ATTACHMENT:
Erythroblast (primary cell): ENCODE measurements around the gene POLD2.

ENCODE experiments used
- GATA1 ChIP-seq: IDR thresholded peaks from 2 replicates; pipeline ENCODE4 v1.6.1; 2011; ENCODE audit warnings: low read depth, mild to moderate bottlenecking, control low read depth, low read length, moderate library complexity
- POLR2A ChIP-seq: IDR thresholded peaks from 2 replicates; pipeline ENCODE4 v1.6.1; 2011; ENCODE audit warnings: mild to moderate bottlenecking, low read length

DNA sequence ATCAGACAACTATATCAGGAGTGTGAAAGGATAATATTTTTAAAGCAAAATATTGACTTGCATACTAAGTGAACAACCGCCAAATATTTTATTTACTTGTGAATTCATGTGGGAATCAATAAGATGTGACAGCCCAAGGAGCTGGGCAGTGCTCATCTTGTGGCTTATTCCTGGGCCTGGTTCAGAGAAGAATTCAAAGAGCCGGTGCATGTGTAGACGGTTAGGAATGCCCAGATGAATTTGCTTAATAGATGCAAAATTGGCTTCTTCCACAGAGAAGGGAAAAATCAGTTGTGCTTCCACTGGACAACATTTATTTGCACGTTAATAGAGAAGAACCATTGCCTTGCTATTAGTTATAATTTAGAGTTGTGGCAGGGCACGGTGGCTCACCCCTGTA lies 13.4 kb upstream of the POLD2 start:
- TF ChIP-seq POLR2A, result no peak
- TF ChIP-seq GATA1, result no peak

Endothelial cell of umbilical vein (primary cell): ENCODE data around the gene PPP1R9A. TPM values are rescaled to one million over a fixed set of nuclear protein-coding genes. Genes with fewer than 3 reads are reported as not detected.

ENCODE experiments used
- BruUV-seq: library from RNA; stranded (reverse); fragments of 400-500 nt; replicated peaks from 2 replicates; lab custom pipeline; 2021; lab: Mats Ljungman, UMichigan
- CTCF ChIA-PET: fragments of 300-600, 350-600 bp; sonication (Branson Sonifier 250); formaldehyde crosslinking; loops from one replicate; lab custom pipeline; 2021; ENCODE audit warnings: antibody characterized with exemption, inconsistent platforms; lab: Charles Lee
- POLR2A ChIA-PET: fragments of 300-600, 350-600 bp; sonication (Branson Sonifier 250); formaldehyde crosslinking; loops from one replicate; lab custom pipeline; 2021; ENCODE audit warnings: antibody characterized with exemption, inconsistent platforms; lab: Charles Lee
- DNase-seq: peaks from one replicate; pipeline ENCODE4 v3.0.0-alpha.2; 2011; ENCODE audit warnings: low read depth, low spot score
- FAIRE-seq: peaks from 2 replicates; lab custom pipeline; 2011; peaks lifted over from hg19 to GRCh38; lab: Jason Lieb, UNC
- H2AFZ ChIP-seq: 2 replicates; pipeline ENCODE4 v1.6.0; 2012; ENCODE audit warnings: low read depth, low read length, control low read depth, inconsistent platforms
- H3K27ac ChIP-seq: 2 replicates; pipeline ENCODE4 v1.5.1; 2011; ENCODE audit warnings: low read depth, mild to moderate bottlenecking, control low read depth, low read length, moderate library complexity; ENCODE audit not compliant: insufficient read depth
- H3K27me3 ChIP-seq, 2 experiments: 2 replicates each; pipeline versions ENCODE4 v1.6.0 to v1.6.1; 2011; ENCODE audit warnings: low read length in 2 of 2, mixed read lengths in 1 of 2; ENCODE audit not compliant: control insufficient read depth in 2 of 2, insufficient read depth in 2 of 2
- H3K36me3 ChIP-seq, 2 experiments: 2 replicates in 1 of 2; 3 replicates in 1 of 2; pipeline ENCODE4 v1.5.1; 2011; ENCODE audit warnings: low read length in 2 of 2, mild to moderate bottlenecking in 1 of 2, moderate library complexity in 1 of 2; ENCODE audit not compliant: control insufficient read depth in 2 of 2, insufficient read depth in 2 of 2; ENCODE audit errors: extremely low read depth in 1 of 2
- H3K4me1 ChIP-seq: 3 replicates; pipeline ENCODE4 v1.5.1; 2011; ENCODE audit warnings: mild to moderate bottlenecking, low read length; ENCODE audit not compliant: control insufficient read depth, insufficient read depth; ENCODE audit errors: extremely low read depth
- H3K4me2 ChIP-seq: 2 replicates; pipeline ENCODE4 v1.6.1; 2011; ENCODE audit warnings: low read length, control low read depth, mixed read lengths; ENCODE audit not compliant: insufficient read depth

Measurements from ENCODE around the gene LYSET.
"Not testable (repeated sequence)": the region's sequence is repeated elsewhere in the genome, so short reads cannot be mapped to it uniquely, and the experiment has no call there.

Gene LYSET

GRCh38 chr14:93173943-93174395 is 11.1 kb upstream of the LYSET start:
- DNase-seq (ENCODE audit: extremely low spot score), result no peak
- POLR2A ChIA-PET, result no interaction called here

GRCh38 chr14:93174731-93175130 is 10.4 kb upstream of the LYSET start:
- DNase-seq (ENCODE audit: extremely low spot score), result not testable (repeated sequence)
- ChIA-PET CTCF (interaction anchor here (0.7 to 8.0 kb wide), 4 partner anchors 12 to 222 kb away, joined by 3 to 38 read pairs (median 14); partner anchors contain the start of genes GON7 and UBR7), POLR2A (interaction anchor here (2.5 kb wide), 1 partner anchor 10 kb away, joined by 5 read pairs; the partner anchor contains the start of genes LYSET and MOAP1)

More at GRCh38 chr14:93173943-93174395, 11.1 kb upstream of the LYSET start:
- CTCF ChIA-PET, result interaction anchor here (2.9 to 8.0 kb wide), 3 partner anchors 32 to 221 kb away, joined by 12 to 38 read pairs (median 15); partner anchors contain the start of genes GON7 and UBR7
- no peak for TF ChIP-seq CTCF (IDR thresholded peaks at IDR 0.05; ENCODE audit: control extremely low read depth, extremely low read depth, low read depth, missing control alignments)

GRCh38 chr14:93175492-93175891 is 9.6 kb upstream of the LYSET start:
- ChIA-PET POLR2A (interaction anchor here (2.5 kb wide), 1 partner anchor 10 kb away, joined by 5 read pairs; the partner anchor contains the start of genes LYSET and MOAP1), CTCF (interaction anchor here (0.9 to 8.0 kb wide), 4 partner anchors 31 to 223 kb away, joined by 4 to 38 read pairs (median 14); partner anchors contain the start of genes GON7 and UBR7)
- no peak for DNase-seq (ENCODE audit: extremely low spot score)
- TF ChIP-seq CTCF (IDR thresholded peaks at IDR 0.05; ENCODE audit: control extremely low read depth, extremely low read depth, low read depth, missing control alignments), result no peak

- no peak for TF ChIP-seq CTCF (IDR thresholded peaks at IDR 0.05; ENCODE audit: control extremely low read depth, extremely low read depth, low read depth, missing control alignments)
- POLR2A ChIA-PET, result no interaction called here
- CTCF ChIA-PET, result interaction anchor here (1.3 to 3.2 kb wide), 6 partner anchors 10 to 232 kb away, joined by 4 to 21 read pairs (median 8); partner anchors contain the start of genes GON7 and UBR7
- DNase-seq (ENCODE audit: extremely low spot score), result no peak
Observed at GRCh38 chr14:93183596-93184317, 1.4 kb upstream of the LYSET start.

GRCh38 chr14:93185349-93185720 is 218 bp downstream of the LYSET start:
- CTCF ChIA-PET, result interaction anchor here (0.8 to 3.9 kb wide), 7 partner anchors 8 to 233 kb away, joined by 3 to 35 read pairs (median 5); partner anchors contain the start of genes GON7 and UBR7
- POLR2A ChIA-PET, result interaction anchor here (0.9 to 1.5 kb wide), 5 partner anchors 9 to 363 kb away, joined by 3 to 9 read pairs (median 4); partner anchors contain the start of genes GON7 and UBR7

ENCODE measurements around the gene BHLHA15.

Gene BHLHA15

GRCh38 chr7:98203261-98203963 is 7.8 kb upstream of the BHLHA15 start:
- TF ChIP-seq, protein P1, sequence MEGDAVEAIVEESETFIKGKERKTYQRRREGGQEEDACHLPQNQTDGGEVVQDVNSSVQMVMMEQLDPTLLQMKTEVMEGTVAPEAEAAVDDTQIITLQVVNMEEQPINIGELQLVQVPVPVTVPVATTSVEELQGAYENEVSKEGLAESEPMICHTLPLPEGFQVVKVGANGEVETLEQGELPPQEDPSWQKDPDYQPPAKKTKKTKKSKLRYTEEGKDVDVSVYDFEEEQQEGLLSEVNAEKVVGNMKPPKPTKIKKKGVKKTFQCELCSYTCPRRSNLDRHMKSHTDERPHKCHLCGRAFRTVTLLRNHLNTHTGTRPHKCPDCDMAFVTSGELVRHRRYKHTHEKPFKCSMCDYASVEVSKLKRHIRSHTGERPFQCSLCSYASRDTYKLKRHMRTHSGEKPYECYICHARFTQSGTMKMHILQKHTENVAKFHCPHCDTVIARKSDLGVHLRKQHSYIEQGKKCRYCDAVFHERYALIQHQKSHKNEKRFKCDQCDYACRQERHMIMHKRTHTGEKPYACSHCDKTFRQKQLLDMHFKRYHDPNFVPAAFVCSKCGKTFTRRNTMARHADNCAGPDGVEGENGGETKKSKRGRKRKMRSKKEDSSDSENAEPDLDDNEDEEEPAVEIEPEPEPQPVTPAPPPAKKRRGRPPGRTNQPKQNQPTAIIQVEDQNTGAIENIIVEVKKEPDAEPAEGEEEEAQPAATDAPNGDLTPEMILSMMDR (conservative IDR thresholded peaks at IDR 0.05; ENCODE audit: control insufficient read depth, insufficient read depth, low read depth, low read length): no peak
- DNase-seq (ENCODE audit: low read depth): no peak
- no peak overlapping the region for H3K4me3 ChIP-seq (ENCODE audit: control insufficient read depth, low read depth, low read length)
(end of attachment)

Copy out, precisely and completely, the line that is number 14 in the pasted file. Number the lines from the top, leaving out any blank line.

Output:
- FAIRE-seq: peaks from 2 replicates; lab custom pipeline; 2011; peaks lifted over from hg19 to GRCh38; lab: Jason Lieb, UNC